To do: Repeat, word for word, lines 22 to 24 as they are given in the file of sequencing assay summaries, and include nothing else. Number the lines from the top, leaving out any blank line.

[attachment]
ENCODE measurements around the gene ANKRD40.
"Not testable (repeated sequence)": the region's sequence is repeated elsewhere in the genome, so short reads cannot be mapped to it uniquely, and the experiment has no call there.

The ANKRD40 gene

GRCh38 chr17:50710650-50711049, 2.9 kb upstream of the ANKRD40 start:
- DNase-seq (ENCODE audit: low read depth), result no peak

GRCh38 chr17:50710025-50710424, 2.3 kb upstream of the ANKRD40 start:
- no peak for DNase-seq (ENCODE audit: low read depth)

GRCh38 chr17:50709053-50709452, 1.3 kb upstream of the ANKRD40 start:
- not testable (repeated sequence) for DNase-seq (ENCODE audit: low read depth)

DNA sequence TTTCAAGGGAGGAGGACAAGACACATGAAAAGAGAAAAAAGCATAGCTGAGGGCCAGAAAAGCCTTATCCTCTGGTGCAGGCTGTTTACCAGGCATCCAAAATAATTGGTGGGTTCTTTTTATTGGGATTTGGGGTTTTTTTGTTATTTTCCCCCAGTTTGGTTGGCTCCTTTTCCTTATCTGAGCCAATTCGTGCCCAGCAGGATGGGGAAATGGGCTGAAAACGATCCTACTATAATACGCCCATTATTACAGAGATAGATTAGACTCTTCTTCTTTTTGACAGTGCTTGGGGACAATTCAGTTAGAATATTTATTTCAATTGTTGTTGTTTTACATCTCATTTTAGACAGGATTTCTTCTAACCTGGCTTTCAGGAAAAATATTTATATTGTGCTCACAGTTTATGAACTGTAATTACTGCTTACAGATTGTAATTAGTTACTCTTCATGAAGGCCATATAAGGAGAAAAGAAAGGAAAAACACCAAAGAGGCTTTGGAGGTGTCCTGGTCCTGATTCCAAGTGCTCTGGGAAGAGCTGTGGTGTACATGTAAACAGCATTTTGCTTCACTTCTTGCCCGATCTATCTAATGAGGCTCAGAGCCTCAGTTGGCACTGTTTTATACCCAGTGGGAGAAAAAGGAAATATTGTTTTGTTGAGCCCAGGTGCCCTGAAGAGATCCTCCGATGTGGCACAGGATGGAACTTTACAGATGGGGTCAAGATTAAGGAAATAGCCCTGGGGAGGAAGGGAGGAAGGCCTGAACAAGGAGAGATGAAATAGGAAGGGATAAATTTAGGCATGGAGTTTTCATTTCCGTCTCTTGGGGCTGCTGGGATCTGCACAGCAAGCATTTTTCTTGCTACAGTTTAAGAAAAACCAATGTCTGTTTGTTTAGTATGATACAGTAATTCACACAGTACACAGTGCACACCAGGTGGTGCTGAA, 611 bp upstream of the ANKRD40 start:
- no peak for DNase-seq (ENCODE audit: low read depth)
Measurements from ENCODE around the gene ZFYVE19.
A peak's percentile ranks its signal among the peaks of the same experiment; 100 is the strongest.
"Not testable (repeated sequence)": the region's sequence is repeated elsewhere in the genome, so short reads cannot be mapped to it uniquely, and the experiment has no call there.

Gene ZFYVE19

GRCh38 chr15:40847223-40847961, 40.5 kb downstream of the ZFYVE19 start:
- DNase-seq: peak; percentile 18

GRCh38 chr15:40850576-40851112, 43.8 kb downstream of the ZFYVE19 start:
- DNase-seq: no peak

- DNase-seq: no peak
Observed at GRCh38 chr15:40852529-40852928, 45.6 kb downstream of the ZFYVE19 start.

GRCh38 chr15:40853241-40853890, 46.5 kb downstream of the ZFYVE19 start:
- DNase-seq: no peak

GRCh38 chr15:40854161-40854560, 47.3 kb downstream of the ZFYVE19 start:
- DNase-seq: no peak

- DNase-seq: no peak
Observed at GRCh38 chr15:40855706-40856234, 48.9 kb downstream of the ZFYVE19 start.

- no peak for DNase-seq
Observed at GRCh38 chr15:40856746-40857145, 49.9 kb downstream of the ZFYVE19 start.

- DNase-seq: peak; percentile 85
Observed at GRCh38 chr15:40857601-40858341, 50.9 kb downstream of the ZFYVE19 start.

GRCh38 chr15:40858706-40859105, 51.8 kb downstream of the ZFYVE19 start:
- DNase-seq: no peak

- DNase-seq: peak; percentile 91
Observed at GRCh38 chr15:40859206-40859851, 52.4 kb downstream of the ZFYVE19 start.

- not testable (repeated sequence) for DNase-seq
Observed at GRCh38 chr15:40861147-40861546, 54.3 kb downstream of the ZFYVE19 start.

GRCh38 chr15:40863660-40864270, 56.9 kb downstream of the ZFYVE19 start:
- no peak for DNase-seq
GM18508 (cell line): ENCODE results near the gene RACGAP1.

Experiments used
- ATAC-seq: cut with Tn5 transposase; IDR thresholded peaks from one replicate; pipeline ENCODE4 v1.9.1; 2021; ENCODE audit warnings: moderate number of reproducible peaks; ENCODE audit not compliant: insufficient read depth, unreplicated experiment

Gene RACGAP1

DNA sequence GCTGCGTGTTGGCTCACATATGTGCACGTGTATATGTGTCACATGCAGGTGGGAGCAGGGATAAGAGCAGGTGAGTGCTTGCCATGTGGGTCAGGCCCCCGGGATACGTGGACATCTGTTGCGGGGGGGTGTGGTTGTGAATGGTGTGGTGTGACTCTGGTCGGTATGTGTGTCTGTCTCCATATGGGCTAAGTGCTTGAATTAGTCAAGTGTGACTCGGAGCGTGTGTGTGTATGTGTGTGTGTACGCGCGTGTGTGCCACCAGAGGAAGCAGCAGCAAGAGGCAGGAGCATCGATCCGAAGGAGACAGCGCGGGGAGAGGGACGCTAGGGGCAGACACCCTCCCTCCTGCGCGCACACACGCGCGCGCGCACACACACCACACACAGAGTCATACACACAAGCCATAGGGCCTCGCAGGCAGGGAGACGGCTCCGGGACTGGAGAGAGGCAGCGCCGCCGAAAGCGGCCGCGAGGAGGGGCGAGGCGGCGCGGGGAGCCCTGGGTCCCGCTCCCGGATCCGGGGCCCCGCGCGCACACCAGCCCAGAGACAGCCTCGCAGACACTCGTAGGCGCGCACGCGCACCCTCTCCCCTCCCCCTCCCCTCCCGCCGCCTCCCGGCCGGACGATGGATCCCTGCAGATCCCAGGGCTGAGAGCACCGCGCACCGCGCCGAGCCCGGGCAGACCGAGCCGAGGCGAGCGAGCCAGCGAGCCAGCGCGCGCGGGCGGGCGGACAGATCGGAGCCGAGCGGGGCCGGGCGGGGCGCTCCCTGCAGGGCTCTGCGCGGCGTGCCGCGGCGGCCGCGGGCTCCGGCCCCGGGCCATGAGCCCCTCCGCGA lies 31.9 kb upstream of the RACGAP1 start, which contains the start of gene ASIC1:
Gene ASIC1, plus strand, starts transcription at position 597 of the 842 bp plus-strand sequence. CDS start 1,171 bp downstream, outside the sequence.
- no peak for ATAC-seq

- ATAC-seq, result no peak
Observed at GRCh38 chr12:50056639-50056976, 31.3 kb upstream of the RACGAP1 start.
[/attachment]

GRCh38 chr15:40853241-40853890, 46.5 kb downstream of the ZFYVE19 start:
- DNase-seq: no peak

GRCh38 chr15:40854161-40854560, 47.3 kb downstream of the ZFYVE19 start: